Japan’s Abe cuts short visit to region amid Islamic State hostage crisis

ISIS demands huge ransom for lives of two Japanese citizens, Abbas says abductions "violate moral and humane values."

PA President Mahmoud Abbas with PM of Japan Shinzo Abe, Ramallah, January 20, 2015  (photo credit: REUTERS)
PA President Mahmoud Abbas with PM of Japan Shinzo Abe, Ramallah, January 20, 2015
(photo credit: REUTERS)
Islamic State struck at Japan on Tuesday in the midst of Prime Minister Shinzo Abe’s visit here, threatening to kill two Japanese hostages unless Tokyo paid a $200 million ransom.
Abe, who on Tuesday cut short a visit to the Palestinian Authority because of the hostage situation, told a Jerusalem press conference called to sum up his two-day trip to Israel that his country would not give in to the terrorist threat.
“I strongly demand that they not be harmed and that they be immediately released,” he said of the two hostages, identified as selfstyled military consultant Haruna Yukawa and journalist Kenji Goto. “I am extremely indignant at such an act.”
Abe added that “extremism and Islam are completely different things,” saying “the international community will not give in to any form of terrorism and we have to make sure that we work together.”
The threat by Islamic State was one of the major topics of discussion during Abe’s visit to Israel, including during his meetings on Monday with Prime Minister Benjamin Netanyahu. Abe traveled to Ramallah after Tuesday’s press conference to meet with PA President Mahmoud Abbas, but a trip to Jericho afterward was canceled so he could return to Japan and manage the crisis.
In an online video released on Tuesday, a black-clad man with his face covered and a British accent demanded that Japan pay $200m. within 72 hours to free the men. This is the amount of money Japan pledged in Egypt on Saturday to the countries at the forefront of the fight against Islamic State.
“To the prime minister of Japan: Although you are more than 8,500 km. away from the Islamic State, you willingly have volunteered to take part in this crusade,” the Islamic State terrorist said in the video.
Abe said Tokyo would go through with the promised aid to countries hit hardest by Islamic State.
The Japanese Foreign Ministry issued a statement saying that Abe was in the Middle East “to send a message that Japan will actively contribute to the stability of the Middle East region. Japanese assistance, which we have announced and amounts to approximately $200m., is for humanitarian assistance and infrastructure development, and it is non-military in nature.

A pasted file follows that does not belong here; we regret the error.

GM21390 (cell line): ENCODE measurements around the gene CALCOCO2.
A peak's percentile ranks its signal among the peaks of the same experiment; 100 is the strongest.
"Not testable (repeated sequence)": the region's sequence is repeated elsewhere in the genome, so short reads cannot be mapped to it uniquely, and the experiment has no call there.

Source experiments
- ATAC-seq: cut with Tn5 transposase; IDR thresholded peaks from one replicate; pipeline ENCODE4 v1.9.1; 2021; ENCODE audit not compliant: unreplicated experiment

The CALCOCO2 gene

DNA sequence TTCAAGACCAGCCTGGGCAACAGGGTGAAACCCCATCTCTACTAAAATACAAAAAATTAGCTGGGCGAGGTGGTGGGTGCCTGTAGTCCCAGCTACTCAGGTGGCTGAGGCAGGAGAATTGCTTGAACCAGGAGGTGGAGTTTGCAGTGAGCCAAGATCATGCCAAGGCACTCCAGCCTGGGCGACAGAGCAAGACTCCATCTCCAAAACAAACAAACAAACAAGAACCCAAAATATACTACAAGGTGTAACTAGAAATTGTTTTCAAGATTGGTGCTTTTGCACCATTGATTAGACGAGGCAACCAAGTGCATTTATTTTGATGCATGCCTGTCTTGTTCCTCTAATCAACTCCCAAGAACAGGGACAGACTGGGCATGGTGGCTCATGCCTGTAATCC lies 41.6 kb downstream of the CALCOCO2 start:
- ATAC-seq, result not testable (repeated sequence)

“In any case, Japan will not give in to terrorism, and our position of contributing to the counterterrorism efforts by the international community remains unchanged,” it added.
In Ramallah, Abbas told a press conference with Abe that he expressed solidarity with Japan in facing the Islamic State threats.
“We strongly condemn the abduction of the two Japanese citizens,” Abbas said. “These cruel actions are in violation of all moral and humane values.”
Abbas said during the press conference that Israel had to choose between peace and settlements, and that he is committed to resuming peace talks with Israel “on the basis of the Arab peace initiatives and UN resolutions.”
Addressing Israelis, Abbas said: “Our hands remain extended for peace. They must choose between peace and settlement expansion at our expense. You can’t achieve peace through collective punishment by withholding our money, and not through racist measures on the ground and the continued incarceration of thousands of prisoners.”
He thanked Japan for its support for Palestinian refugees over the past few decades and for the 2012 Palestinian statehood bid at the United Nations. Abbas said he briefed the Japanese prime minister on the latest developments surrounding the peace process and his efforts to seek a UN Security resolution that establishes a timeline for an Israeli withdrawal to the pre- 1967 lines.
Abe announced during the joint press conference that his country would provide $100m. to help reconstruct the Gaza Strip and create job opportunities for Palestinians.
Japan plans to send experts in March to help the Palestinians establish small businesses, he said.
He reiterated Japan’s support for the two-state solution and expressed hope that peace would prevail in the region so that people could enjoy prosperity and development.